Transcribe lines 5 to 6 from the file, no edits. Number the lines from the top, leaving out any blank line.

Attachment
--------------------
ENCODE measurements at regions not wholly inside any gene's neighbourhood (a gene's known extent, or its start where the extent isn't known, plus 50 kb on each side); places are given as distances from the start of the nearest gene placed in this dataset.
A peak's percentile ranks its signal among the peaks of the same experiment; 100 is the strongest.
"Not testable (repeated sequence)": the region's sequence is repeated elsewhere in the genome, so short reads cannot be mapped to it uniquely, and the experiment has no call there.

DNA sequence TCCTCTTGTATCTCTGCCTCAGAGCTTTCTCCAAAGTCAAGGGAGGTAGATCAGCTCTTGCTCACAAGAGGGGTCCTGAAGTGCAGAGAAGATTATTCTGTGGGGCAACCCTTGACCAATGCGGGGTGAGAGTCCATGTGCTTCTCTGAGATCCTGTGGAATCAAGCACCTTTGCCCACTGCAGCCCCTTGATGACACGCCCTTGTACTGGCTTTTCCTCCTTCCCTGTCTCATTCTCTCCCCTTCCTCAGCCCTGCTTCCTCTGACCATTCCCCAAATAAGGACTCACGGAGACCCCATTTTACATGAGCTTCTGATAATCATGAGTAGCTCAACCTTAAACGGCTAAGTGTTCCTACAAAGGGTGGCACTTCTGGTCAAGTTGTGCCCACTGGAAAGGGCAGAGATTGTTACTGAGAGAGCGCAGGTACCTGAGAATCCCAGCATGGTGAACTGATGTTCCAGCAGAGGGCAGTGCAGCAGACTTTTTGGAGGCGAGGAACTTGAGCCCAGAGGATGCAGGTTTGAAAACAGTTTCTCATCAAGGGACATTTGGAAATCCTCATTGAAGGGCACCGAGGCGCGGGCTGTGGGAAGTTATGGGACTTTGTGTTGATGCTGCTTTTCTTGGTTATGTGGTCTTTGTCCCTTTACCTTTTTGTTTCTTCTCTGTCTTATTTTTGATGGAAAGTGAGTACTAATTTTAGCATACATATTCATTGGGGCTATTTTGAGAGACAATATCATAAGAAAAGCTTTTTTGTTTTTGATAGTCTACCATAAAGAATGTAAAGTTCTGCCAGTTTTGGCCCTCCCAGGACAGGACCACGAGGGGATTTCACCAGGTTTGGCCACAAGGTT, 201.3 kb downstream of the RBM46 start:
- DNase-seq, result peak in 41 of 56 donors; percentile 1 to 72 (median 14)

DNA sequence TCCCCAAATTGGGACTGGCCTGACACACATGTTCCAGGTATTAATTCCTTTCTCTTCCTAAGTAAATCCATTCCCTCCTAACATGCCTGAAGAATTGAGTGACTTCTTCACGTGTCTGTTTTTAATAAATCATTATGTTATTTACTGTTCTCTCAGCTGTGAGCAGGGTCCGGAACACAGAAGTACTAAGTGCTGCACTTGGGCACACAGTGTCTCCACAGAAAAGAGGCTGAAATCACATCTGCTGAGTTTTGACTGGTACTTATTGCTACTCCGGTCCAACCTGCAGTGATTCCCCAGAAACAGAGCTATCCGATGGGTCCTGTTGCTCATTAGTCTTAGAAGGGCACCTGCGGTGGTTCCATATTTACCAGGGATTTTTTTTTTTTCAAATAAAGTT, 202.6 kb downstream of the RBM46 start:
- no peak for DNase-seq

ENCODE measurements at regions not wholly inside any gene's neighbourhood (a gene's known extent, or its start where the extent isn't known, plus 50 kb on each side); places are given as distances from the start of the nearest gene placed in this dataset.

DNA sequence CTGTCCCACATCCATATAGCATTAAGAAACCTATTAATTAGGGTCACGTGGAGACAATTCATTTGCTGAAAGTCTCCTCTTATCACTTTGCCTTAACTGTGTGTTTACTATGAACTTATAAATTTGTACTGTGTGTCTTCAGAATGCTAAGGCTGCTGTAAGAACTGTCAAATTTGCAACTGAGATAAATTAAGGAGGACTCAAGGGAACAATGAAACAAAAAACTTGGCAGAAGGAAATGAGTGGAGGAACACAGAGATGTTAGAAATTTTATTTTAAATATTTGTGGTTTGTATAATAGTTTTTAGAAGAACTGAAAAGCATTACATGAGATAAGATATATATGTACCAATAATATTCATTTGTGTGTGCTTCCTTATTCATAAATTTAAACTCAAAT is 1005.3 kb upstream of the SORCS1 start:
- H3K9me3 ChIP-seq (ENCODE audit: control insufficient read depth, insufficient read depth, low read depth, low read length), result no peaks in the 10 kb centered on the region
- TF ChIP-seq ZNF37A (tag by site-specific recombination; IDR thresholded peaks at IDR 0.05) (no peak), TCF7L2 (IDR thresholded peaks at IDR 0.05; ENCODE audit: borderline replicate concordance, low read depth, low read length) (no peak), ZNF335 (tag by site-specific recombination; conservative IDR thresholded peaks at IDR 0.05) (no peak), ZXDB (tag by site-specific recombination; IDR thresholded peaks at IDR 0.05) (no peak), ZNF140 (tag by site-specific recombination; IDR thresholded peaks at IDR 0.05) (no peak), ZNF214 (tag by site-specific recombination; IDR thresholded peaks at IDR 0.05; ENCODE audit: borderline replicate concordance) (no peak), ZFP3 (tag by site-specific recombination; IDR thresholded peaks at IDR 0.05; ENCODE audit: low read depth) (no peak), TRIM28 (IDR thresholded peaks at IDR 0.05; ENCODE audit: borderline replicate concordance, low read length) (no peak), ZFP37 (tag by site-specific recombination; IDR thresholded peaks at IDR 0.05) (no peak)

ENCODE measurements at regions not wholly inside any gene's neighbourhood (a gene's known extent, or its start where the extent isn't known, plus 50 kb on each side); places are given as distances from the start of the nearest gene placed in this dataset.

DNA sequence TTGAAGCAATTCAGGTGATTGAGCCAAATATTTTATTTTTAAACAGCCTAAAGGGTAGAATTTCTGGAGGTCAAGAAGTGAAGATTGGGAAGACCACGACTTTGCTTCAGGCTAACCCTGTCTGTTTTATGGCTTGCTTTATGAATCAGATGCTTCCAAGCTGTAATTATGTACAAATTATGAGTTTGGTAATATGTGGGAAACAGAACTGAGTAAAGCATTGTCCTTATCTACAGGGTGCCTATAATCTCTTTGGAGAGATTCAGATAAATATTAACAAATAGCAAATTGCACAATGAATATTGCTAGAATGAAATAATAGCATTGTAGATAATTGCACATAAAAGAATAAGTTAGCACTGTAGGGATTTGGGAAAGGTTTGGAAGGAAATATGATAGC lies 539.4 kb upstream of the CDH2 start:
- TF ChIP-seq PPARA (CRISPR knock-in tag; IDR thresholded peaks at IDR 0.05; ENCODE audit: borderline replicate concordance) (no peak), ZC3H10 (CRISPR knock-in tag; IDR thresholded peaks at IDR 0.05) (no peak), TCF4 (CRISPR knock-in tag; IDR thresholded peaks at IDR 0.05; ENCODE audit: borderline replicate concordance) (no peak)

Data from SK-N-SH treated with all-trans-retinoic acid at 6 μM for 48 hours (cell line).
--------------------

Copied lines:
- DNase-seq, result peak in 41 of 56 donors; percentile 1 to 72 (median 14)

DNA sequence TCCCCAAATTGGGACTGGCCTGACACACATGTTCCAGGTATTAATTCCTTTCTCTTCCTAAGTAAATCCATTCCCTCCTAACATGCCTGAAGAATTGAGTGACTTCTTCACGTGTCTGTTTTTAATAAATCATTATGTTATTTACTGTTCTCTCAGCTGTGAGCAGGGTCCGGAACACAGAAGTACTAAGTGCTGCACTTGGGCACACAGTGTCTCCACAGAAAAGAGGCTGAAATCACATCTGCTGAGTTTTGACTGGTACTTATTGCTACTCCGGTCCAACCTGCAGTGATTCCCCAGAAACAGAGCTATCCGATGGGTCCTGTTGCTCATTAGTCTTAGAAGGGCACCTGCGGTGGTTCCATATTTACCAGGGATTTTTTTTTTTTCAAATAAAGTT, 202.6 kb downstream of the RBM46 start: